Updated: September 23, 2010 16:08 IST

Issues in Indian literary historiography

M. S. Nagarajan
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Way back in 1949, Rene Wellek raised a question that still keeps haunting us. “Is it possible to write literary history, that is, to write that which will be both literary and a history?” Words are not the only ones that change their meaning; critical terms also do. The term ‘literary historiography' formerly meant the methodology involved in writing the history of literature aka literary history.

Colluding triad

But with the advent of Foucauldian theories regarding the operation of power structures, and more recently with the foundational work of Homi Bhabha (Nation and Narration and The Location of Culture), followed by the recent writings of Sheldon Pollock and Aijaz Ahmad, the term has grown more inclusive to mean what has been grandiosely called “nonfictional meta-narrative” that attempts to redefine the history of a nation state using literature as one — if not the only — frame of reference.

Language, literature, and nation form a colluding triad but this simple formula cannot work in the case of India, which has 21 officially declared literary languages, not to speak of the 100-odd unscripted languages. With a multiplicity of languages and widely differing literary traditions, how can India speak of a single national literature?

Literature and Nationalist Ideology is a collection of papers (and a few commissioned articles) presented at a conference held in Germany a few years ago. The 14 meticulously researched articles raise issues and questions that have a bearing on this contested/interrogated notion of narrating our multilingual nation by taking into account the literatures of modern Indian languages, excluding Sanskrit (whose presence looms large on them), but including English, the latest triumphant entrant in the literary terrain of this country.

Torsten Tschacher argues, with a high-powered academic thrust, that Tamil historiography is not inclusive enough; that Tamil Islamic texts are not integrated into the master narrative of Tamil literary history and its supposedly unified tradition; and that ultimately “the ‘stream of Islamic literature' does not merge with the ‘ocean of Tamil' — it drowns entirely.” Isphita Chanda suggests the eschewing of sedulously aping abstract western epistemology. He pleads for approaching Indian literature — now that we are an independent nation — with the concrete, shared material representations in our hands that “do justice to both the individual entity and the composite one.”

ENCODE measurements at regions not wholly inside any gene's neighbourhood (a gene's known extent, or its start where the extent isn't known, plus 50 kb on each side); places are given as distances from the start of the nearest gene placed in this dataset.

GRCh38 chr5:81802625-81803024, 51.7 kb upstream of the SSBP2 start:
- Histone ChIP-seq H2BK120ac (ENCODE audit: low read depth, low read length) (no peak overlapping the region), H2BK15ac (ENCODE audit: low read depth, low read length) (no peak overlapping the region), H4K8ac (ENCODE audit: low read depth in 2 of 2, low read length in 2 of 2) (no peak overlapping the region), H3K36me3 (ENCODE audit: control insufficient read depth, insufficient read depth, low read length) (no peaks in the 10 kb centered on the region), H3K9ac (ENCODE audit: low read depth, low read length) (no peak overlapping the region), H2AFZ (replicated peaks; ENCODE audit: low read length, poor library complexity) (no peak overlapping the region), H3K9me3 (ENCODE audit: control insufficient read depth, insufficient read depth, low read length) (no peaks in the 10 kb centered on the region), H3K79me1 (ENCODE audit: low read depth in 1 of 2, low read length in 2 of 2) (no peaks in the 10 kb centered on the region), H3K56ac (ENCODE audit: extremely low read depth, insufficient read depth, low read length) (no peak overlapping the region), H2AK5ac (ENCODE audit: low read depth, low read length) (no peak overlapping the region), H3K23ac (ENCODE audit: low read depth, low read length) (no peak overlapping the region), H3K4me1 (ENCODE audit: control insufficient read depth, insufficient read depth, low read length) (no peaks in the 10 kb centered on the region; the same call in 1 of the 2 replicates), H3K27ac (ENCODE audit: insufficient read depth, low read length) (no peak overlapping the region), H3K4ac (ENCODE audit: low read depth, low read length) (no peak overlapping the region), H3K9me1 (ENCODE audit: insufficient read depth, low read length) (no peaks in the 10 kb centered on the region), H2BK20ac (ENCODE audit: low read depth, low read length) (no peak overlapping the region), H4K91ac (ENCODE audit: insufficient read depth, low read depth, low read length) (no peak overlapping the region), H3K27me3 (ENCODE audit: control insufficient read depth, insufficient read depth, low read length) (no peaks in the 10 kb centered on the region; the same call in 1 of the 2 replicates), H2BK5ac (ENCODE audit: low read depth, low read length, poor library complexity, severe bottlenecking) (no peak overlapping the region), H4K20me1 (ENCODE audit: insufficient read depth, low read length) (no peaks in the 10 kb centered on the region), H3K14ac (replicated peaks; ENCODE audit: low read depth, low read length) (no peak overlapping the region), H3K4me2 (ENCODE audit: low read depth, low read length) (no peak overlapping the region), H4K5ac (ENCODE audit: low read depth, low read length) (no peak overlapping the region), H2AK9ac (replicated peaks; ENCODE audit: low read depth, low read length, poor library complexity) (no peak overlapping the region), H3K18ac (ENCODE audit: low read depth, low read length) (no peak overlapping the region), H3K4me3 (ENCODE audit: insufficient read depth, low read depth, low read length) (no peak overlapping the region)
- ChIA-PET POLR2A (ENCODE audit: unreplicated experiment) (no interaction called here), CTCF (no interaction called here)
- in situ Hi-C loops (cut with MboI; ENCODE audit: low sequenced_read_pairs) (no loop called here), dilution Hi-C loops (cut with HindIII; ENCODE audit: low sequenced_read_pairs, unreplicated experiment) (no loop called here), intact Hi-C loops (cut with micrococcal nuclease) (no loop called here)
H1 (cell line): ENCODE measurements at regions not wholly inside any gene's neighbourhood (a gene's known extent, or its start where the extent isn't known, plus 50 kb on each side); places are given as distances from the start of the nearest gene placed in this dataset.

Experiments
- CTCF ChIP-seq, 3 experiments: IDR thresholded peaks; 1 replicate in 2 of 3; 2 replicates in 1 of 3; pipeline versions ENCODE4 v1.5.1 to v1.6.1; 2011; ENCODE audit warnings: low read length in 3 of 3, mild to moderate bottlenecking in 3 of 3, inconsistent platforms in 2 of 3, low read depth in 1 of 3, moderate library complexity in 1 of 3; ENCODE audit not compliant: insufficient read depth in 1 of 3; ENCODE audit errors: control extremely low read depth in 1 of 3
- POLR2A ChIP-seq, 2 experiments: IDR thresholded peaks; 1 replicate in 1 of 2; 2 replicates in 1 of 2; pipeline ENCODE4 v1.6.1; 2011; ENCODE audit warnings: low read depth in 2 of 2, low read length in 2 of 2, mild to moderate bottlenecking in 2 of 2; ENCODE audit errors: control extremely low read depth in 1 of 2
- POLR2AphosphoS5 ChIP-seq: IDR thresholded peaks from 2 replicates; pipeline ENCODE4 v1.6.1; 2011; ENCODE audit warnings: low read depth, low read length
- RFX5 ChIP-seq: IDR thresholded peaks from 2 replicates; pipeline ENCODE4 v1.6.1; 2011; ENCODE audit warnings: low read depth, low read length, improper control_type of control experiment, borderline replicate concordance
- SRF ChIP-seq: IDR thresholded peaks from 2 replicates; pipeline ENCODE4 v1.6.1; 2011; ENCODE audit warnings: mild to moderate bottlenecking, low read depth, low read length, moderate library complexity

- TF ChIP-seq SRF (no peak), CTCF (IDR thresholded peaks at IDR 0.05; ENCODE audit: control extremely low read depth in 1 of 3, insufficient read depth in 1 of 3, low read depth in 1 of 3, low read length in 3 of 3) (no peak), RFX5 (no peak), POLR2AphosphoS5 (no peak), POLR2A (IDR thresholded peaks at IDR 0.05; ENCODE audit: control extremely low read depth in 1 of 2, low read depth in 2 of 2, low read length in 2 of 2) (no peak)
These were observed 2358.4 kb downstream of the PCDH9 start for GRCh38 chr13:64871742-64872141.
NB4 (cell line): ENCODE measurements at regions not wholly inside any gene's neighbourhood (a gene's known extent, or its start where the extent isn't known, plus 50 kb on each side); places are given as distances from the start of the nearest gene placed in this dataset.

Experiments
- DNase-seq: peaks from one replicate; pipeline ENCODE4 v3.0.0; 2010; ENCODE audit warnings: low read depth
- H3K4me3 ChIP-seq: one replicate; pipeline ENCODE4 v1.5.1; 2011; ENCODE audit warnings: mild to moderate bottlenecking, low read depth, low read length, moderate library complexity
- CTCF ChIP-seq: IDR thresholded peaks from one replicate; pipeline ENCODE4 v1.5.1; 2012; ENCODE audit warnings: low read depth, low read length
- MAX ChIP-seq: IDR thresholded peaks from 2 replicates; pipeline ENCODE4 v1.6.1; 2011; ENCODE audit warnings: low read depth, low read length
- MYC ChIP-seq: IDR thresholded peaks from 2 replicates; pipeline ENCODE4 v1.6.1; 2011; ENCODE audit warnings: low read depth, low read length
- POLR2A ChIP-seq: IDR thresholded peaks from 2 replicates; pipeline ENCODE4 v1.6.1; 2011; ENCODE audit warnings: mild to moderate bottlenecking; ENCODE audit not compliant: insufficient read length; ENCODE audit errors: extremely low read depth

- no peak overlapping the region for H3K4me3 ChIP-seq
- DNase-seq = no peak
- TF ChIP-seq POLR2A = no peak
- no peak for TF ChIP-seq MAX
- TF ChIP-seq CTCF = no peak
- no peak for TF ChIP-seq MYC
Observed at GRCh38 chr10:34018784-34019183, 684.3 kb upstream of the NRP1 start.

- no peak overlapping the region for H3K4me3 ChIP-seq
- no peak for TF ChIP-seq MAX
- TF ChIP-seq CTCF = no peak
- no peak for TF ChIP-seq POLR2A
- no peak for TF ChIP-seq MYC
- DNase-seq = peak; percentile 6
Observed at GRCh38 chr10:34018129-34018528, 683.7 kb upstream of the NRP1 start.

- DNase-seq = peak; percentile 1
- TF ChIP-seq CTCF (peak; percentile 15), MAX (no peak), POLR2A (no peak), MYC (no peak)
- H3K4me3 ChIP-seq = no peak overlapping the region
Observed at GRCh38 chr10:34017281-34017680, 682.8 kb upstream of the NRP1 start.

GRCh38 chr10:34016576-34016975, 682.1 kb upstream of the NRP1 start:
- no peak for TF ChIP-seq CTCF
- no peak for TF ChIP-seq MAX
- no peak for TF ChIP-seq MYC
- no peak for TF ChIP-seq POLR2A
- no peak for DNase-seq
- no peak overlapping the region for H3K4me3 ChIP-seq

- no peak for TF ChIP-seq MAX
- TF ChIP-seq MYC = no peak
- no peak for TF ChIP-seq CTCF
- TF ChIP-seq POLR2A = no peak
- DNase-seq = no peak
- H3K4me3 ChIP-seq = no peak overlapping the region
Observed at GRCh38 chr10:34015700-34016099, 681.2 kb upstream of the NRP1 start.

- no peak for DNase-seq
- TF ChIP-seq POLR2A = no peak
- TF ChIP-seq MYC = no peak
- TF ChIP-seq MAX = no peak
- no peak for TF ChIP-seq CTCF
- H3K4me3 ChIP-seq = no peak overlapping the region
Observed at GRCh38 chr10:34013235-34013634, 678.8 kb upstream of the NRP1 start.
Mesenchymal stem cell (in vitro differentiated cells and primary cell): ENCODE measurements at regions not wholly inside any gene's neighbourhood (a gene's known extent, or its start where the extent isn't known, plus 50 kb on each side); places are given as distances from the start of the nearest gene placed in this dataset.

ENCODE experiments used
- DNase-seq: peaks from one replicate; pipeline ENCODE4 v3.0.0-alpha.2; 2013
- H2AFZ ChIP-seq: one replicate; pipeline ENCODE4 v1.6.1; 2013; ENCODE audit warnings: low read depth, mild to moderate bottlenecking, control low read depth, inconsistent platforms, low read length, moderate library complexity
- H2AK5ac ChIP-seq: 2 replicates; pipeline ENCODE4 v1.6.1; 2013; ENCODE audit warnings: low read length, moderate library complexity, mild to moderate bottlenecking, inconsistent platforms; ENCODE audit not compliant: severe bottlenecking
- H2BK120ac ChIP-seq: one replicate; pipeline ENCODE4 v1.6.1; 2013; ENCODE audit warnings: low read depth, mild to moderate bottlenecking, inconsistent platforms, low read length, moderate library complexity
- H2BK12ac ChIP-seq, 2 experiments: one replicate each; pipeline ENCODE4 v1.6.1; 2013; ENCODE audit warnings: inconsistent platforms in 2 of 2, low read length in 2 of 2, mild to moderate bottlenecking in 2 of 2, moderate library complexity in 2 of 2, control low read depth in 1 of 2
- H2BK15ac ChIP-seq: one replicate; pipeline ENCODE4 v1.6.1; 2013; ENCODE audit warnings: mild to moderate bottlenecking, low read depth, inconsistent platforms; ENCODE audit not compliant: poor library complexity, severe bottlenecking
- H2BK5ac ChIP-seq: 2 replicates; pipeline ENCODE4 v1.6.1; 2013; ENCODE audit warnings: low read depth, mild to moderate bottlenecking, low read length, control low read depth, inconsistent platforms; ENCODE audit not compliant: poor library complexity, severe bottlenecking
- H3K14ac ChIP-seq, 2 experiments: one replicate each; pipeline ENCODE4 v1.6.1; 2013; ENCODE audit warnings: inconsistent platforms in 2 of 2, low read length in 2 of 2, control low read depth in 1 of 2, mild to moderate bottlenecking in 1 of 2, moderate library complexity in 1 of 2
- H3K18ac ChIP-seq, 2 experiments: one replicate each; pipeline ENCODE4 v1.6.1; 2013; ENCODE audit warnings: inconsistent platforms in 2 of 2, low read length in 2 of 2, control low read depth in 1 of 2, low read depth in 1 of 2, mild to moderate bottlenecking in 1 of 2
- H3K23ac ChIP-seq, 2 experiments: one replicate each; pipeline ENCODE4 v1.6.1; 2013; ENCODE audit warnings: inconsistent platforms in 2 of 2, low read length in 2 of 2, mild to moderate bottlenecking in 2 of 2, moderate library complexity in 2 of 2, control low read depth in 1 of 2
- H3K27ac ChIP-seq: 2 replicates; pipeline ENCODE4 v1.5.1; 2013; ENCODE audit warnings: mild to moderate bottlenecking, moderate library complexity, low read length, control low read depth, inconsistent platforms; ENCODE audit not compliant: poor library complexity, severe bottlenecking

Five of the 14 articles are devoted to a study of the Hindi scene in Indian historiography. According to Charu Gupta, its literature has been dogged, right from the colonial times, by heated debates on sexuality, obscenity, and eroticism. Bharatendru Harishchandra, Mahavir Prasad and Maithilisharan Gupta, and a large section of Hindi literati influenced by Arya Samaj assumed the role of watchdogs doing their best to cleanse its literature of what they considered murky in thought and diction that tended to harm the moral fibre of society. But such narrow views, puritanical constructs, and moral policing have now come to be challenged by jettisoning the established canons and encouraging students to read hitherto marginalised writings. Purushottam Agarwal pleads for a healthy, honest recovery of the “usable past,” and avoidance of what he terms “sectarian lobbyism.”

Hindi heritage

Ramchandra Shukla's Hindi sahitya ka itihas still remains the standard text on the subject, serving as the key source for establishing the Hindi canon. But according to Navina Gupta, this book imputes a Hindu identity to the Hindi heritage. Urdu works suffer from the “politics of exclusion.” Kabir, the most prominent bhakti poet, would not fit into Shukla's national vision. Thomas Bruijn discusses the complex syncretising discourses that have shaped the modern historiography of Hindi writings. Stuart Blackburn rues that the oral stories of Arunachal Pradesh remain outside the historiography of Indian literature. “They are the unscripted tales, spoken in the unofficial languages by people who are barely included in the Indian nation. They challenge us to rethink our concepts of Indian literary historiography.” Hans Harder (editor of the volume) and Snehal Shingavi feel that Indian writing in English, often dismissed as “jet-set literature,” either out of prejudice or ignorance, has now been naturalised by our historians. K. R. Srinivasa Iyengar, in his most comprehensive book Indian Writing in English (1962), calls it “a tree that has sprung up on hospitable soil from a seed that a random breeze had brought from afar.” Literary histories do have an important role in building and nourishing the culture of a nation. The essays in this volume are marked by some splendid robust writing. One hopes they will provide the necessary epistemological tools to invigorate our understanding of India and its invaluably resonant literatures.

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